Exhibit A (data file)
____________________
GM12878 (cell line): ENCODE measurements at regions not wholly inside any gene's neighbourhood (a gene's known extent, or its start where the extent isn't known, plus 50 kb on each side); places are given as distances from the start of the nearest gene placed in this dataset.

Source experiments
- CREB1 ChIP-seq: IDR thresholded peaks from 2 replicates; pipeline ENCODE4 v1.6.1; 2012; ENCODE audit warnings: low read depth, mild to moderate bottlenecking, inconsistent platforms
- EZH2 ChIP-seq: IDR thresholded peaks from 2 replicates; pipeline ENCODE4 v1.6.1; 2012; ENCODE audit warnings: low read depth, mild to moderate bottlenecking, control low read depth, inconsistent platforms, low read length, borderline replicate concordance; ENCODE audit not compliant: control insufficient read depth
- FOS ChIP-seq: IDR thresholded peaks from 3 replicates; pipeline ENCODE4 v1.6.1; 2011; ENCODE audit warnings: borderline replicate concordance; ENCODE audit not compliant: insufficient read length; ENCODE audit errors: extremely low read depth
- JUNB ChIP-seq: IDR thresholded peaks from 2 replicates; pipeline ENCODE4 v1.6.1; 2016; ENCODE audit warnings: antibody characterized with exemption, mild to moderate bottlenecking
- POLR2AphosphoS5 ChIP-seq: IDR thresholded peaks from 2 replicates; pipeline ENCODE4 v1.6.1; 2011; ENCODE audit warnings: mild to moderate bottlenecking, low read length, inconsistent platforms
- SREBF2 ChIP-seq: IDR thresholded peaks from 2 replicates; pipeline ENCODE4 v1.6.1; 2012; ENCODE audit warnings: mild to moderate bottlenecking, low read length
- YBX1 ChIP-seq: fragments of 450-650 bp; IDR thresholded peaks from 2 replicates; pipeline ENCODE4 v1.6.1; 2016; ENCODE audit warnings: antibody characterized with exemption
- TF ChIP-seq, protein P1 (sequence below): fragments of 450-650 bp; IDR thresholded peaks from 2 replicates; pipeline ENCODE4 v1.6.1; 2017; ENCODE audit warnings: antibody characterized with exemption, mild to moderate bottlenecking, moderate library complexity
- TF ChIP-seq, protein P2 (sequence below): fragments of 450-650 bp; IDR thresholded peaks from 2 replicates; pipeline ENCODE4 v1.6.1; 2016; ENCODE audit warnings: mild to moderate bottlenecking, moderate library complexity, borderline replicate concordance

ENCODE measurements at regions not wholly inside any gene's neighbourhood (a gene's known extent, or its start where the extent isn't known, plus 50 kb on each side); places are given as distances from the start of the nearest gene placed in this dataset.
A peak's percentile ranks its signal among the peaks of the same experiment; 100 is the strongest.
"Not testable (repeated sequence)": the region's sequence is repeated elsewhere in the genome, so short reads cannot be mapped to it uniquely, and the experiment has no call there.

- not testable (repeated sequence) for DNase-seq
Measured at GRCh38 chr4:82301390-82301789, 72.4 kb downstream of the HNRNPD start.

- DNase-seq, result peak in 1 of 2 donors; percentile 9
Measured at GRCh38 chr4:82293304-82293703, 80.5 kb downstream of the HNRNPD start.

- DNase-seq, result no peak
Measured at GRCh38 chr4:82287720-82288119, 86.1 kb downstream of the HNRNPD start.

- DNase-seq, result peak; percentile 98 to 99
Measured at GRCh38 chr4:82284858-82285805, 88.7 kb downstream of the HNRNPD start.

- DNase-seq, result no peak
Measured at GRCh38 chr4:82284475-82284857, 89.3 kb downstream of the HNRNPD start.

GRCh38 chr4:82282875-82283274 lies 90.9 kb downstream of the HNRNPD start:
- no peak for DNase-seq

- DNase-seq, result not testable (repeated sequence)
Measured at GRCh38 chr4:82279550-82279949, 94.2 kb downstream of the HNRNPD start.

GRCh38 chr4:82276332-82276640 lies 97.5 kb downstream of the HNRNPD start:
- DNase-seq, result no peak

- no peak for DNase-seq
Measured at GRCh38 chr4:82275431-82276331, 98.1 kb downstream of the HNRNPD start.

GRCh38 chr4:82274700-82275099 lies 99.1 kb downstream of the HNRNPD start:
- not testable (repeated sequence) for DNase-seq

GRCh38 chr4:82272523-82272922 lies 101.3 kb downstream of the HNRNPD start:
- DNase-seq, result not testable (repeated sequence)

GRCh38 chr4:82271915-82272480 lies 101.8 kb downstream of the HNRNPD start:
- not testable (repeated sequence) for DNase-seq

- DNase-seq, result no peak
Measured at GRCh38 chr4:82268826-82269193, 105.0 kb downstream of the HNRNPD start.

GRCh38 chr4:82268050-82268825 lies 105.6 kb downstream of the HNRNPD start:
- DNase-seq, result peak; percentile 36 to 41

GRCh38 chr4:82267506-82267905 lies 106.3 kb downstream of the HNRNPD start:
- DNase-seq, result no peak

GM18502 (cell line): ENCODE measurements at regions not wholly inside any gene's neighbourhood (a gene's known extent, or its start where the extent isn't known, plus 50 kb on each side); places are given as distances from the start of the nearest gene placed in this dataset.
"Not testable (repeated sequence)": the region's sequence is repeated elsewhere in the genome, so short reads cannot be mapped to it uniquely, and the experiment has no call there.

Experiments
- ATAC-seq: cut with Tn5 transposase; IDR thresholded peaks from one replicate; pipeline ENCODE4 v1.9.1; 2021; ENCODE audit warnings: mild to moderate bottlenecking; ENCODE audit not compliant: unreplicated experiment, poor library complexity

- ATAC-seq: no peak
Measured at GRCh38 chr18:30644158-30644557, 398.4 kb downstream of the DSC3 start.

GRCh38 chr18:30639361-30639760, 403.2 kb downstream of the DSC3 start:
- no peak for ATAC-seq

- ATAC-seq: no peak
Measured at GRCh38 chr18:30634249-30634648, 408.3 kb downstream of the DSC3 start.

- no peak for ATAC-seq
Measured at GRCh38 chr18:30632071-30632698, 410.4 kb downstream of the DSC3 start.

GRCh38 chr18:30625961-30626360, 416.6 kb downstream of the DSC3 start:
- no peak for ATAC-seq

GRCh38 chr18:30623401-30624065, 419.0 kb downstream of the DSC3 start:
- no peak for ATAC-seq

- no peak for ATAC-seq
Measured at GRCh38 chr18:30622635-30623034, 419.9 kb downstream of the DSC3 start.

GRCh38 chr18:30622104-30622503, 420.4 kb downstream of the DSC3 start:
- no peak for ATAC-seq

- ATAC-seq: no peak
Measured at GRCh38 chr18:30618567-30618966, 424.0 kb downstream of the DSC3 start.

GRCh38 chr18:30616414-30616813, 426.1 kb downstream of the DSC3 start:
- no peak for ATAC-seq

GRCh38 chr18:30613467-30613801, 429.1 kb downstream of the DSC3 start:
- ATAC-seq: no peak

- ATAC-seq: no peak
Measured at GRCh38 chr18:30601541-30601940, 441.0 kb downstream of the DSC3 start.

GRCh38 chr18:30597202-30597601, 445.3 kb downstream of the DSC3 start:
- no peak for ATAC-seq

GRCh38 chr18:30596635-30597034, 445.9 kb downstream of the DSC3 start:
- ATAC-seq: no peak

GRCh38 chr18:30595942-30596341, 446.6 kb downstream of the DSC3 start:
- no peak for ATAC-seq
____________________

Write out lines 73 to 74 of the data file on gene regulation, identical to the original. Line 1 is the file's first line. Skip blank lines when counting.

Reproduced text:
GRCh38 chr18:30597202-30597601, 445.3 kb downstream of the DSC3 start:
- no peak for ATAC-seq